THROUGH THE WOODS: The leaves are going, going…

Blue jay and oak leaves. Photo by Nancy Jane Kern

NO FROST HERE YET. I go out each day and love my flowers because I know the harsh cold is coming. One obvious sign is the almost bare trees and the wind blowing, working on the last leaves holding tight. The sounds of rustling leaves are all around and combine with the unique smells of fall of damp bark and varieties of deteriorating vegetation.

The dry leaves are a curse for hunters, who cannot walk without alerting the blue jays that scream warnings to everyone. The oak trees may hold leaves until spring giving shelter to squirrels and birds. The gray squirrels are using the leaves to make and fortify their nests (called dreys) 20 feet or higher in the trees to keep them safe and warm. If you stand below the nest, it is a wonder of engineering as to how the leaves stay in place.

These nests are larger than bird nests and look like a huge mess of leaves and sticks resting in the crotch of a tree. Both male and female gray squirrels start repairing a nest in the fall or making a new nest in January at the start of their mating season. These nests are sometimes abandoned for new ones in winter. During the winter several squirrels often share a nest for warmth and have several dreys situated away from the primary nest to give shelter while foraging for food or for safety when threatened. Gray squirrels do not hibernate and stay active all year, especially loving our birdfeeders.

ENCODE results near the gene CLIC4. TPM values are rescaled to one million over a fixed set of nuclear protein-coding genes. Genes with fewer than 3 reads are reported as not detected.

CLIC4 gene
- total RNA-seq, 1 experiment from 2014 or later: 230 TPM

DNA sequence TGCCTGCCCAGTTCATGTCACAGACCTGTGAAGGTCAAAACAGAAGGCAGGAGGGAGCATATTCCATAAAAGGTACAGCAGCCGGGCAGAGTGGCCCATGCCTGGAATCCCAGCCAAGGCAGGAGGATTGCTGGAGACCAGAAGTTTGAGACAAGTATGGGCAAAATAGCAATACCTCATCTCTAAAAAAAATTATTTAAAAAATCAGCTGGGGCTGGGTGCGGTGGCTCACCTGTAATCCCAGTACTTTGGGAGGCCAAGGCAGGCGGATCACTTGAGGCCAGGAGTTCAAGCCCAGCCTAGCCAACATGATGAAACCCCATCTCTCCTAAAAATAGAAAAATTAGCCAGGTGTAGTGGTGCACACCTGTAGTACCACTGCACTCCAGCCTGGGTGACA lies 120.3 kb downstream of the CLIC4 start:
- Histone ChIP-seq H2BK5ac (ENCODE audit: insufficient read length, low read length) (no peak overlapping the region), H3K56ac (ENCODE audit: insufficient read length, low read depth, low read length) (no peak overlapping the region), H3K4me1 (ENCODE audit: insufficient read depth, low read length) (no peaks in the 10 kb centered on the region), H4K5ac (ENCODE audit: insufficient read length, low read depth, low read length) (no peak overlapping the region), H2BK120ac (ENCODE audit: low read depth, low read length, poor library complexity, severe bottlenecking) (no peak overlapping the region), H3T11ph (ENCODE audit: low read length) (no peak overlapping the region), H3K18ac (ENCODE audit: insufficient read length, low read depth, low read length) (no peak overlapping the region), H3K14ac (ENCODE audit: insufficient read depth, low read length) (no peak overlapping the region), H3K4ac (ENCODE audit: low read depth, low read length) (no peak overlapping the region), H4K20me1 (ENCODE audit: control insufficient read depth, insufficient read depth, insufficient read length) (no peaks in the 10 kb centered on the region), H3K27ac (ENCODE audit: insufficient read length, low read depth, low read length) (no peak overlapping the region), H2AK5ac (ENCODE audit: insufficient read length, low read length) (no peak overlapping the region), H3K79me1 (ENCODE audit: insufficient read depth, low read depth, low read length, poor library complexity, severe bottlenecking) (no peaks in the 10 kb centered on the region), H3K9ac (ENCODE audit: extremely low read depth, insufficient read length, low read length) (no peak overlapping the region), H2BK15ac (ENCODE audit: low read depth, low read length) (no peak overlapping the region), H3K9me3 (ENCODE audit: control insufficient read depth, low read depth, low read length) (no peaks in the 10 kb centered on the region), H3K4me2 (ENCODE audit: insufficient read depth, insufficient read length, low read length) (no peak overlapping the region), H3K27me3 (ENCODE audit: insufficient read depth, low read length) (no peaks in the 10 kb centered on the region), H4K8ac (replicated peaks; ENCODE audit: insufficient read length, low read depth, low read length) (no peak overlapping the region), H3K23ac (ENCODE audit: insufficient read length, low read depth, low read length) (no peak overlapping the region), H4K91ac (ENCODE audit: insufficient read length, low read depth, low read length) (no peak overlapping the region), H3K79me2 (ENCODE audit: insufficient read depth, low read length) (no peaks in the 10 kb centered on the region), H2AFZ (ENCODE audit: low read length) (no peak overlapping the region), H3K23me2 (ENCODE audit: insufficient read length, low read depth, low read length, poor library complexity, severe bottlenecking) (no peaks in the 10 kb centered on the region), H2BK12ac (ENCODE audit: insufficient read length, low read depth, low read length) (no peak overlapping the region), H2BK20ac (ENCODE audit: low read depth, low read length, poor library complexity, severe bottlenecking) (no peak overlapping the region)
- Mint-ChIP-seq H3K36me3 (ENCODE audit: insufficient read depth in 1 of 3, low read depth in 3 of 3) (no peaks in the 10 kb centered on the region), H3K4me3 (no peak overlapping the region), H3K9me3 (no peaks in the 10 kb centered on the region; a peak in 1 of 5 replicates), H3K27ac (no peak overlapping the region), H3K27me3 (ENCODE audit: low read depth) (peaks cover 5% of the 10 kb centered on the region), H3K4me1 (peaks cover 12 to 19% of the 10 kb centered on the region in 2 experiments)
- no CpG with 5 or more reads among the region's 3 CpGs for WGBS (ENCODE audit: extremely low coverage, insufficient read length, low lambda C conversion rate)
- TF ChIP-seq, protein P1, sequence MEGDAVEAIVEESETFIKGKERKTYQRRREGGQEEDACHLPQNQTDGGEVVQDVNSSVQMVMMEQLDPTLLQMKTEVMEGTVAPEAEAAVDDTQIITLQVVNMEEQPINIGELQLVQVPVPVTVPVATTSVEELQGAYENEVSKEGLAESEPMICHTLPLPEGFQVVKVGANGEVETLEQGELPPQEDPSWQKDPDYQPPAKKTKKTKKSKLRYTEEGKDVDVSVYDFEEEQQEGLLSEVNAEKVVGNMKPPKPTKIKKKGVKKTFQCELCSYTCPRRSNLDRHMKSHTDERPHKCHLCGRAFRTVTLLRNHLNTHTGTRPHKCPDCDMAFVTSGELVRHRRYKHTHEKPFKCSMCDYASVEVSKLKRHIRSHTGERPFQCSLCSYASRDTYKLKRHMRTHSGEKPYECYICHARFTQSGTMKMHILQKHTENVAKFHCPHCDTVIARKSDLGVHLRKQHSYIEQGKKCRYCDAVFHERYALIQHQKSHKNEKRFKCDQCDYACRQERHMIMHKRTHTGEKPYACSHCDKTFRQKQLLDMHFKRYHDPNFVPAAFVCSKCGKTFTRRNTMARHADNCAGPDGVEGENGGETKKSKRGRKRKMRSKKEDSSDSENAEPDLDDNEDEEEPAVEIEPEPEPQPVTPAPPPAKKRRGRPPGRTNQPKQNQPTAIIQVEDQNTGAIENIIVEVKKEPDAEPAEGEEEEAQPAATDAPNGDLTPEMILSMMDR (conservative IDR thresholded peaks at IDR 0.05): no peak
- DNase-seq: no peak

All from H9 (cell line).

The nests are constructed of various materials such as moss, leaves and twigs. First, a platform is made, then an outer shell of tightly packed material is added to keep out the weather which looks like a big ball of leaves. Wet leaves are worked in to help stick it together. The diameter of the cavity is usually less than a foot wide and is lined with shredded bark, dry grasses and leaves. Squirrels may also incorporate man-made items like cardboard when available.

Abandoned woodpecker tree cavity nests are claimed by squirrels which make even better winter nests providing more weather protection. Mice and some birds also use leaves for winter insulation in tree cavities. Most of the fallen leaves deteriorate and turn into rich soil which feeds and shelters many plants, and animals, and nourishes the trees from which they came.

Fall is a saving and transforming season. Leaves cause me to wonder about so many things and I savor these last days of warmth before that inevitable cold arrives.

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